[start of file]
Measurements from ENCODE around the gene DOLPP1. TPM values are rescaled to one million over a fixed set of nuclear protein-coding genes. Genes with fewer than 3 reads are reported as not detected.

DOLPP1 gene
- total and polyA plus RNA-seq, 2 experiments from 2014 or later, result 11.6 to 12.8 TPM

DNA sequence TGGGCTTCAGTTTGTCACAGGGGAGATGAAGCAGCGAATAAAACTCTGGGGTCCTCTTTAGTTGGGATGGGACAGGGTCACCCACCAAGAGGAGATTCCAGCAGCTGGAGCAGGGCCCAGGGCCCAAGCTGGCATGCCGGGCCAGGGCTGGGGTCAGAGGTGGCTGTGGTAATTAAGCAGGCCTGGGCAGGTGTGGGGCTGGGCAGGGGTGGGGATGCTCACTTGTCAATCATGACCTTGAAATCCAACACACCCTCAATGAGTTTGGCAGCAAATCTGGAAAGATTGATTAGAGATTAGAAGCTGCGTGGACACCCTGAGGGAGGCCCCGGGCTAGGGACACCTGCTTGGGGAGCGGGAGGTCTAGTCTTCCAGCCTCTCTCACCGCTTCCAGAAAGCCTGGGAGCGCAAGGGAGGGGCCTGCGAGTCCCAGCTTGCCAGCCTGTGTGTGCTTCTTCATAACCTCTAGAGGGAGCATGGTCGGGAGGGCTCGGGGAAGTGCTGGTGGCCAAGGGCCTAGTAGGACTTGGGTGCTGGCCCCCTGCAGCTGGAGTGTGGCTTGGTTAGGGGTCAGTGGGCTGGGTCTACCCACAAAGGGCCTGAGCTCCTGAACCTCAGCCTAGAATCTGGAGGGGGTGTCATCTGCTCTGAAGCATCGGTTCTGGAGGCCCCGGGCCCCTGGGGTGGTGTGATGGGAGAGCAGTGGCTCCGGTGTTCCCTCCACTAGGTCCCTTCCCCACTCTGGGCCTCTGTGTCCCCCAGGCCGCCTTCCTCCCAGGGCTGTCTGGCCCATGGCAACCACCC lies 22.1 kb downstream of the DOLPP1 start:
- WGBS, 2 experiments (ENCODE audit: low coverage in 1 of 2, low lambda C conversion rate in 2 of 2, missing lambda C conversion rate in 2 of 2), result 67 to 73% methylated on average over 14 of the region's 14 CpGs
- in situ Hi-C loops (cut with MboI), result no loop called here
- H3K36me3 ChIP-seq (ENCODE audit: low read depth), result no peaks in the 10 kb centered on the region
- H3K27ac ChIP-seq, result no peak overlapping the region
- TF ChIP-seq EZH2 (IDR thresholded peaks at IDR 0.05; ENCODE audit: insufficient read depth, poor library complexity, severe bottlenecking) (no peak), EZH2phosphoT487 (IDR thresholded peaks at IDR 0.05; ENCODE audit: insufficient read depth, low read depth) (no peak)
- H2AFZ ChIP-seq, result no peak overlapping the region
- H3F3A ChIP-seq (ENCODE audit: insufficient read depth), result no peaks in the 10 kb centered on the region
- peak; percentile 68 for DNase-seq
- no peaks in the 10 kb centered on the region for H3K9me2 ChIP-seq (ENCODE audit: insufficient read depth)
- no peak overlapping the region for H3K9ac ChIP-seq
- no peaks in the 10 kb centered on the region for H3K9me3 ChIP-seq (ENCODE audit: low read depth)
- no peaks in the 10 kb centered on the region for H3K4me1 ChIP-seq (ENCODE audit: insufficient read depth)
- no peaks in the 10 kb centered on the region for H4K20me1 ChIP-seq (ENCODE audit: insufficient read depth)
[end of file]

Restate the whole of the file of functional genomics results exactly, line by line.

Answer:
Measurements from ENCODE around the gene DOLPP1. TPM values are rescaled to one million over a fixed set of nuclear protein-coding genes. Genes with fewer than 3 reads are reported as not detected.

DOLPP1 gene
- total and polyA plus RNA-seq, 2 experiments from 2014 or later, result 11.6 to 12.8 TPM

DNA sequence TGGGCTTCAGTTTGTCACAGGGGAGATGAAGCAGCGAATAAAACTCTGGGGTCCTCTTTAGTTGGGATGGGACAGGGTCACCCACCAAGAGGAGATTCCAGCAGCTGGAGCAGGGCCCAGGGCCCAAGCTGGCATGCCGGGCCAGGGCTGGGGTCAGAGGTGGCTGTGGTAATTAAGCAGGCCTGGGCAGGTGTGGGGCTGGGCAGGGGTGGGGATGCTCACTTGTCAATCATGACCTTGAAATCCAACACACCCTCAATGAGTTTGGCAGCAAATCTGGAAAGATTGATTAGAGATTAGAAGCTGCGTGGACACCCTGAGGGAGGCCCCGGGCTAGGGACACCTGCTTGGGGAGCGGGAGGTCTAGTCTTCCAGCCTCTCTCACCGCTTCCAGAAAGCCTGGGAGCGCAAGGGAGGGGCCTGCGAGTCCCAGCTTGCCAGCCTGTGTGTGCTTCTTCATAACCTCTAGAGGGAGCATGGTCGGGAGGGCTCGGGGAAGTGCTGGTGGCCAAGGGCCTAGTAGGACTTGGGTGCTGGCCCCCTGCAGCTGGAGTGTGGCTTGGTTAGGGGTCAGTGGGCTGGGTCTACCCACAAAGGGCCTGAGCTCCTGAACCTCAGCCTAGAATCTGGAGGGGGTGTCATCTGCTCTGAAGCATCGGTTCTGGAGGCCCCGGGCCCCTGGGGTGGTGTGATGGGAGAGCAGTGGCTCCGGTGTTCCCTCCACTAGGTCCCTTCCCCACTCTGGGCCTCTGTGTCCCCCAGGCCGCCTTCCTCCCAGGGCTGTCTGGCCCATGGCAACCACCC lies 22.1 kb downstream of the DOLPP1 start:
- WGBS, 2 experiments (ENCODE audit: low coverage in 1 of 2, low lambda C conversion rate in 2 of 2, missing lambda C conversion rate in 2 of 2), result 67 to 73% methylated on average over 14 of the region's 14 CpGs
- in situ Hi-C loops (cut with MboI), result no loop called here
- H3K36me3 ChIP-seq (ENCODE audit: low read depth), result no peaks in the 10 kb centered on the region
- H3K27ac ChIP-seq, result no peak overlapping the region
- TF ChIP-seq EZH2 (IDR thresholded peaks at IDR 0.05; ENCODE audit: insufficient read depth, poor library complexity, severe bottlenecking) (no peak), EZH2phosphoT487 (IDR thresholded peaks at IDR 0.05; ENCODE audit: insufficient read depth, low read depth) (no peak)
- H2AFZ ChIP-seq, result no peak overlapping the region
- H3F3A ChIP-seq (ENCODE audit: insufficient read depth), result no peaks in the 10 kb centered on the region
- peak; percentile 68 for DNase-seq
- no peaks in the 10 kb centered on the region for H3K9me2 ChIP-seq (ENCODE audit: insufficient read depth)
- no peak overlapping the region for H3K9ac ChIP-seq
- no peaks in the 10 kb centered on the region for H3K9me3 ChIP-seq (ENCODE audit: low read depth)
- no peaks in the 10 kb centered on the region for H3K4me1 ChIP-seq (ENCODE audit: insufficient read depth)
- no peaks in the 10 kb centered on the region for H4K20me1 ChIP-seq (ENCODE audit: insufficient read depth)